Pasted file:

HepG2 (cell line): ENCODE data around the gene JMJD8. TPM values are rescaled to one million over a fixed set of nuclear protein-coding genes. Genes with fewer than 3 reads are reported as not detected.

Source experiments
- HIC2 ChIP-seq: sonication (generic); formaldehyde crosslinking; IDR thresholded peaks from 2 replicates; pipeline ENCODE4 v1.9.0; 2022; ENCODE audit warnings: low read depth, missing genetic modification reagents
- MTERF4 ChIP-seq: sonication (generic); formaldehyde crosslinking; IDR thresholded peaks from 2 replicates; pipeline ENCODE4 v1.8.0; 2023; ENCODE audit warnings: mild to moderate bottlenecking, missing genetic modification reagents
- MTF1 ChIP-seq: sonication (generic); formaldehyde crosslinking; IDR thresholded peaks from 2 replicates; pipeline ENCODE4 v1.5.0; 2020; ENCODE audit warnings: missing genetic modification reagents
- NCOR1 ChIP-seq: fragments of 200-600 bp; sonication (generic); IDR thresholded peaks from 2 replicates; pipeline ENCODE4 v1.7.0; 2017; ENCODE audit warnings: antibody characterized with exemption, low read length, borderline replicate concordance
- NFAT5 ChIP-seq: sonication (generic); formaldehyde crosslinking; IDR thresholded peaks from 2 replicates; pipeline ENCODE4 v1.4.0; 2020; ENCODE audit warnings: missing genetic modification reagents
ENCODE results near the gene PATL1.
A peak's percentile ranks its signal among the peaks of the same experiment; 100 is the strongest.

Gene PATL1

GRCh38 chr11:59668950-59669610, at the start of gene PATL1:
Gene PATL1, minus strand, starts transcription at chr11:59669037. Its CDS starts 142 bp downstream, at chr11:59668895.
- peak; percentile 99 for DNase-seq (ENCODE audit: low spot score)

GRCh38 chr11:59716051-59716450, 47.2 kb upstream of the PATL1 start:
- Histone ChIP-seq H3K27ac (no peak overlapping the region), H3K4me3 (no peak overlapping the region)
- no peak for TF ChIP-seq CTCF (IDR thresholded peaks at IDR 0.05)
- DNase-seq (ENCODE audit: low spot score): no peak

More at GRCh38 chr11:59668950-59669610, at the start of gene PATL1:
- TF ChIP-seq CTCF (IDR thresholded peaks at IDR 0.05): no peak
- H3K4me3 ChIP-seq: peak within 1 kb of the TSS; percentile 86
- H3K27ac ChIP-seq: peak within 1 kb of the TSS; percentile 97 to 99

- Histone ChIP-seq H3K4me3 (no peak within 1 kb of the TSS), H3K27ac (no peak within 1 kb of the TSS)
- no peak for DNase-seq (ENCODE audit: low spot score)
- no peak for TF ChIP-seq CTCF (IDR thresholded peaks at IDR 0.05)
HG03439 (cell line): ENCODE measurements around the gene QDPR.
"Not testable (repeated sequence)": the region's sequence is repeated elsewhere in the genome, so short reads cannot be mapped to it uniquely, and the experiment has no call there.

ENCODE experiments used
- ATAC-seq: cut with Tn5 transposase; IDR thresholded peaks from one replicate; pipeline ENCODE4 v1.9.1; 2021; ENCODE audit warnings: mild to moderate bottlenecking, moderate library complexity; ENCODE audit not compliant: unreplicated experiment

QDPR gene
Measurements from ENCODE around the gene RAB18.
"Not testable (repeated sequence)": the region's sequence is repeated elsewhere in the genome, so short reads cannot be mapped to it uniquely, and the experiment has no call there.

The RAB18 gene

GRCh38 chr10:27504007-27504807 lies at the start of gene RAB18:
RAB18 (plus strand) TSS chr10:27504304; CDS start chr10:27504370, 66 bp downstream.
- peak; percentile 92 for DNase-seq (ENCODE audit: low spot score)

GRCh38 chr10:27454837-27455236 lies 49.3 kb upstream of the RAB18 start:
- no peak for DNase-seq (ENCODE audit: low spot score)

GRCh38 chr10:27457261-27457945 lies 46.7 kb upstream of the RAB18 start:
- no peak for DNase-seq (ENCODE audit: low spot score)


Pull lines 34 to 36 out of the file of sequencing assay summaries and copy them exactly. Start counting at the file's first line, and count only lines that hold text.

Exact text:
RAB18 (plus strand) TSS chr10:27504304; CDS start chr10:27504370, 66 bp downstream.
- peak; percentile 92 for DNase-seq (ENCODE audit: low spot score)

GRCh38 chr10:27454837-27455236 lies 49.3 kb upstream of the RAB18 start: